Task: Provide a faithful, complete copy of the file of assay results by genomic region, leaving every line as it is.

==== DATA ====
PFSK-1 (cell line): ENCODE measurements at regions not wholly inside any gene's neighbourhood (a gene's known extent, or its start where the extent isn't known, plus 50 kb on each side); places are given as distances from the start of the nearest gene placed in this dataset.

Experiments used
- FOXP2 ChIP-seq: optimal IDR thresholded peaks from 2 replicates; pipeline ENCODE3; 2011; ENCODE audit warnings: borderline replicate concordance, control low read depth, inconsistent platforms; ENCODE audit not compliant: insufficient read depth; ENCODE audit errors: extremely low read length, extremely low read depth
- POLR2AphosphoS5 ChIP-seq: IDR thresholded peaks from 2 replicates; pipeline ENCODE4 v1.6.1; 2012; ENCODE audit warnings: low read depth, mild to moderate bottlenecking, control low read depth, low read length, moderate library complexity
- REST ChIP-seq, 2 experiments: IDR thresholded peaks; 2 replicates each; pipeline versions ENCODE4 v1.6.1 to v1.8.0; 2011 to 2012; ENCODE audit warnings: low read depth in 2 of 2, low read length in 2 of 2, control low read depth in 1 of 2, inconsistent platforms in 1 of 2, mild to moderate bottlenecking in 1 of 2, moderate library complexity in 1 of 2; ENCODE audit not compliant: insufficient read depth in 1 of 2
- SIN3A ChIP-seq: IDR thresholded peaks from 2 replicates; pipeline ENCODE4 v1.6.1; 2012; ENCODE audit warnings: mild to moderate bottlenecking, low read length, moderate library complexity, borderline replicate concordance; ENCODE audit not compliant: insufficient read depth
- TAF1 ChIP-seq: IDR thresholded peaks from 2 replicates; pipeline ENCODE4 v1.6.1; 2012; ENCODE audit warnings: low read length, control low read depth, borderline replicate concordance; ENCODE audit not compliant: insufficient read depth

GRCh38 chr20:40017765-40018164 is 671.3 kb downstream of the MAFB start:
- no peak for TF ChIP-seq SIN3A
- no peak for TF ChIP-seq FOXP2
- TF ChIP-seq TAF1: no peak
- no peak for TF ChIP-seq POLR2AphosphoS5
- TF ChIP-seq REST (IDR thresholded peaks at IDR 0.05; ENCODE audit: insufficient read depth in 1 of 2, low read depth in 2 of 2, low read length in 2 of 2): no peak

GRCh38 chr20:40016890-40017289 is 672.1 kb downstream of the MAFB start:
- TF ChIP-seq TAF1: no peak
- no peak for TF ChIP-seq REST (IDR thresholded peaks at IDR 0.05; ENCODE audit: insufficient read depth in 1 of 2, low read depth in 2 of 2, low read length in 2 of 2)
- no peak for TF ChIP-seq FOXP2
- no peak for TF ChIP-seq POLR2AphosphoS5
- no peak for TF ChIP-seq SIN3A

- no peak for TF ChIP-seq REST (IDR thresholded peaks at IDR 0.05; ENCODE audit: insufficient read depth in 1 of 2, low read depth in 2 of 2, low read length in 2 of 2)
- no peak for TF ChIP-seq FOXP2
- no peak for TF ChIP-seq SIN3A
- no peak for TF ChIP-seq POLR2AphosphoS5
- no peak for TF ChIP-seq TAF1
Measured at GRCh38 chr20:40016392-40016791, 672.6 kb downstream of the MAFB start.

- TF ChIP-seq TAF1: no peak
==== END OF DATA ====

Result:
PFSK-1 (cell line): ENCODE measurements at regions not wholly inside any gene's neighbourhood (a gene's known extent, or its start where the extent isn't known, plus 50 kb on each side); places are given as distances from the start of the nearest gene placed in this dataset.

Experiments used
- FOXP2 ChIP-seq: optimal IDR thresholded peaks from 2 replicates; pipeline ENCODE3; 2011; ENCODE audit warnings: borderline replicate concordance, control low read depth, inconsistent platforms; ENCODE audit not compliant: insufficient read depth; ENCODE audit errors: extremely low read length, extremely low read depth
- POLR2AphosphoS5 ChIP-seq: IDR thresholded peaks from 2 replicates; pipeline ENCODE4 v1.6.1; 2012; ENCODE audit warnings: low read depth, mild to moderate bottlenecking, control low read depth, low read length, moderate library complexity
- REST ChIP-seq, 2 experiments: IDR thresholded peaks; 2 replicates each; pipeline versions ENCODE4 v1.6.1 to v1.8.0; 2011 to 2012; ENCODE audit warnings: low read depth in 2 of 2, low read length in 2 of 2, control low read depth in 1 of 2, inconsistent platforms in 1 of 2, mild to moderate bottlenecking in 1 of 2, moderate library complexity in 1 of 2; ENCODE audit not compliant: insufficient read depth in 1 of 2
- SIN3A ChIP-seq: IDR thresholded peaks from 2 replicates; pipeline ENCODE4 v1.6.1; 2012; ENCODE audit warnings: mild to moderate bottlenecking, low read length, moderate library complexity, borderline replicate concordance; ENCODE audit not compliant: insufficient read depth
- TAF1 ChIP-seq: IDR thresholded peaks from 2 replicates; pipeline ENCODE4 v1.6.1; 2012; ENCODE audit warnings: low read length, control low read depth, borderline replicate concordance; ENCODE audit not compliant: insufficient read depth

GRCh38 chr20:40017765-40018164 is 671.3 kb downstream of the MAFB start:
- no peak for TF ChIP-seq SIN3A
- no peak for TF ChIP-seq FOXP2
- TF ChIP-seq TAF1: no peak
- no peak for TF ChIP-seq POLR2AphosphoS5
- TF ChIP-seq REST (IDR thresholded peaks at IDR 0.05; ENCODE audit: insufficient read depth in 1 of 2, low read depth in 2 of 2, low read length in 2 of 2): no peak

GRCh38 chr20:40016890-40017289 is 672.1 kb downstream of the MAFB start:
- TF ChIP-seq TAF1: no peak
- no peak for TF ChIP-seq REST (IDR thresholded peaks at IDR 0.05; ENCODE audit: insufficient read depth in 1 of 2, low read depth in 2 of 2, low read length in 2 of 2)
- no peak for TF ChIP-seq FOXP2
- no peak for TF ChIP-seq POLR2AphosphoS5
- no peak for TF ChIP-seq SIN3A

- no peak for TF ChIP-seq REST (IDR thresholded peaks at IDR 0.05; ENCODE audit: insufficient read depth in 1 of 2, low read depth in 2 of 2, low read length in 2 of 2)
- no peak for TF ChIP-seq FOXP2
- no peak for TF ChIP-seq SIN3A
- no peak for TF ChIP-seq POLR2AphosphoS5
- no peak for TF ChIP-seq TAF1
Measured at GRCh38 chr20:40016392-40016791, 672.6 kb downstream of the MAFB start.

- TF ChIP-seq TAF1: no peak